The delights of collaboration

The delights of collaboration was a very special commission that I was asked to create this summer. As it was to be a retirement gift, I had to keep it a secret until now.

Ballerina painting on stand next to vase of peonies

The team who commissioned me knew that their esteemed colleague loves my work and has a few of my pieces in her home already. I felt incredibly honoured to be trusted with such a special leaving gift.

My client and I had some initial deliberations about whether to do a landscape or dancers. Luckily, past conversations with my collector meant that I knew her favourite flowers are purple tulips. I proposed we opt for a tulip tutu painting and include a number of figures so that the painting could express how much the team valued working together with the recipient. The client loved the idea, double-checked it with the team and I quoted for a size that would fit within their gift budget. 

Coloured pencil sketch of 3 ballerina figures in flower tutus Coloured pencil sketch of ballerina figures

I started on the couch with some sketching. Not my usual approach but I’d just moved house and wasn’t quite set up for drawing in my new studio yet. It was fractionally past tulip season and I hadn’t been able to buy a fresh bunch to work from as I had hoped – must’ve missed the last bunch in Otley by a few days. Luckily I had lots of spring tulip photos that I had taken before I moved house to work from. The figures were sketched intuitively. As I’ve mentioned in previous posts, I tend not to use reference photos for dancers as I find that the sense of movement and expression gets lost (plus I’m mindful of other creators’ copyright).

I devised a colour scheme that would work with the paintings my collector already owned (in particular a lily flower tutu dancer swathed in green foliage) and really let the purple “pop”. I can sometimes get carried away with colour but this time I was very deliberate and restrained in my choices.

The turnaround for the project was going to be quite tight, so I worked in acrylic (which needs considerably less drying time than oils). I really like the zingy purples in the System 3 acrylic range so this was a good choice of medium given the subject too.

Jeanne-Louise holding a paint brush standing next to an easel with a painting on it

The first step for me, after sketching, is often just getting the canvas covered in paint. It was my first painting in my new studio too, so this phase was a joyous dance with paint celebrating being back in action after a long break and celebrating finally having enough creative space to be able to dance and paint in at the same time.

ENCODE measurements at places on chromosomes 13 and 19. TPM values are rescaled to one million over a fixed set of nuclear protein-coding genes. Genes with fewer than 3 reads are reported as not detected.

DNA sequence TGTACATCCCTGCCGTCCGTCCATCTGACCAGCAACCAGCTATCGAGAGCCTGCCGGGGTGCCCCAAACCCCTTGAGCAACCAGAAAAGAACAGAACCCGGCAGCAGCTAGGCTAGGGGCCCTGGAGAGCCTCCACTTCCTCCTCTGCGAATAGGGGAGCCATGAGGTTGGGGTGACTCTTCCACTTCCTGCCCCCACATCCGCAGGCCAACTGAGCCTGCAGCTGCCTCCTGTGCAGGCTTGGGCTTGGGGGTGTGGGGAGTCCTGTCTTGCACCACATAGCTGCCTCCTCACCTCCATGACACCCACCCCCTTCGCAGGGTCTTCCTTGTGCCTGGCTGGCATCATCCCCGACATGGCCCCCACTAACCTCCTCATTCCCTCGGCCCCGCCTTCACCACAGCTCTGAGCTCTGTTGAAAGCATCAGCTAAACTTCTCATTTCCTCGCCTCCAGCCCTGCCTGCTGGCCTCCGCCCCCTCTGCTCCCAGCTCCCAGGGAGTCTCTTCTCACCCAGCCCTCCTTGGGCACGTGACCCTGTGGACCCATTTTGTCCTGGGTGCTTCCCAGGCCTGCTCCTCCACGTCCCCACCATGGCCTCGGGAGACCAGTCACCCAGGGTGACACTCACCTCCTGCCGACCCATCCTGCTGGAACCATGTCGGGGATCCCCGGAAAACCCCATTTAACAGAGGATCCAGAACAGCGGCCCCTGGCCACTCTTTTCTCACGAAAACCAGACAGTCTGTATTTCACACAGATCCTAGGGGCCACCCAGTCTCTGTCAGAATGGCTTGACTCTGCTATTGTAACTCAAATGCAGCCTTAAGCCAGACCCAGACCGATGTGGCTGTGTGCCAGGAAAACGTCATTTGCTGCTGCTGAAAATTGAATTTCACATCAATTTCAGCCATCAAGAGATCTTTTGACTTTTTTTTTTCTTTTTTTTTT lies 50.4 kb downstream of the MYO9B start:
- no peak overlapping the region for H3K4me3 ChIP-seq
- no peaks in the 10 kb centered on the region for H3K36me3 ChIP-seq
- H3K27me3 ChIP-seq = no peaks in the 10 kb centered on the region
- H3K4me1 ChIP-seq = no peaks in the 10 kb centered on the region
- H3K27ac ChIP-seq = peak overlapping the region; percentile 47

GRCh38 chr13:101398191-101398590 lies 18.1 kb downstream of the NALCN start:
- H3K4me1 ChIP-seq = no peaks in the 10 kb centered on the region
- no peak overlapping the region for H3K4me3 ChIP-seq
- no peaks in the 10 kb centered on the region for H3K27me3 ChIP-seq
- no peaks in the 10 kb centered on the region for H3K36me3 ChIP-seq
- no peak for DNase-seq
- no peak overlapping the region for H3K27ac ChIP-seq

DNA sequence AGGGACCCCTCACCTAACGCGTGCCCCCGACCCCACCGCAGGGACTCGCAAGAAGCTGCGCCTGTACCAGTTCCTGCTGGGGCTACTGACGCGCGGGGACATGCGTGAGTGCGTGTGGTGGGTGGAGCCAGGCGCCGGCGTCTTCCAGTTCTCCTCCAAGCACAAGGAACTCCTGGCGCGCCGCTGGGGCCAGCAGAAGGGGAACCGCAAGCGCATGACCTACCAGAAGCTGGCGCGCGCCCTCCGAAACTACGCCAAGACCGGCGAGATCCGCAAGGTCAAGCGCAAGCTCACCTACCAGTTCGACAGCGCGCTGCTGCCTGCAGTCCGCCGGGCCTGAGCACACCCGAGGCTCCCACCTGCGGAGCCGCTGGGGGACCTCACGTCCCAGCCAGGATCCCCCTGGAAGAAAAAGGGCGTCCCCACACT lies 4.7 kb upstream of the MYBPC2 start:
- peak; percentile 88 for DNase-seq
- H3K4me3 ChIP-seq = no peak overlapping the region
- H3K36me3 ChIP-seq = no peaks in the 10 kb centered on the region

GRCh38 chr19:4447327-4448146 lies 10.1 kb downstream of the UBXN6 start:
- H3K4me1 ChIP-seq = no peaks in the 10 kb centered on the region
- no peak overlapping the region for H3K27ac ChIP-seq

Next, I sketched the figures in paint on the canvas. As you might note from the photos, I considered three figures initially and then decided to add the other two.

 Painting on easel with 5 ballerina figures sketched loosely on the background

I then sketches the flower tutus, taking care to get a range of angles to show off the beautiful flower shapes.

Painting on easel with 5 ballerina figures and tutu skirts sketched loosely on the background

Once the figures and tutus were more substantial, I sent a process image to my client to check she was happy with the direction it was taking. Typically, I find commissions harder to do because you don’t know if what’s in client’s head is quite the same as what is in your imagination. But with this one, I knew instinctively throughout the process that it was going to be good because I had such a clear vision for the project. It’s a wonderful feeling to experience this profound clarity in the creative process.

During the next phases, I built up some more layers and added more details. I would’ve loved to do even more layers on this but it just seemed to paint itself and I didn’t want to lose the expressive movement by overpainting it or fussing the details too much. Easily done because I love adding all the little costume details to my dancers. But the trick with good art is knowing when to stop.

I also needed to allow enough time for varnishing (I do 3 coats of matt varnish on my acrylics) before

Painting with 5 dancers in purple tulip tutus


Delighted to share the lovely client feedback:

“It is absolutely stunning, Jeanne-Louise. I feel very privileged to know someone capable of producing something of such outstanding beauty. Even though I have only been a tiny part of making this happen I will be so proud to present … this special gift.”

Then the long wait for the leaving day and opening of the gift. I was so excited about this one, it seemed like forever.

Worth the wait, I received this wonderful email from the happy recipient:

“Words honestly can't expressed how thrilled I am with the painting. ... It is truly stunning. I love the shape and formation – I love the colours (the green and purple are so striking together) – but most of all I love the thoughtfulness that went into it …. It will always be a treasured possession. I won't have anything on the walls unless they have meaning of some sorts – this has so many layers of meaning. It is one of the most special gifts I've ever received.” 

I’m always happy to chat about potential new commissions. Commissions take longer than you might think they do, and need to be booked in well in advance. So, it’s always best to get in touch sooner rather than later if you have an idea you’d like to discuss.

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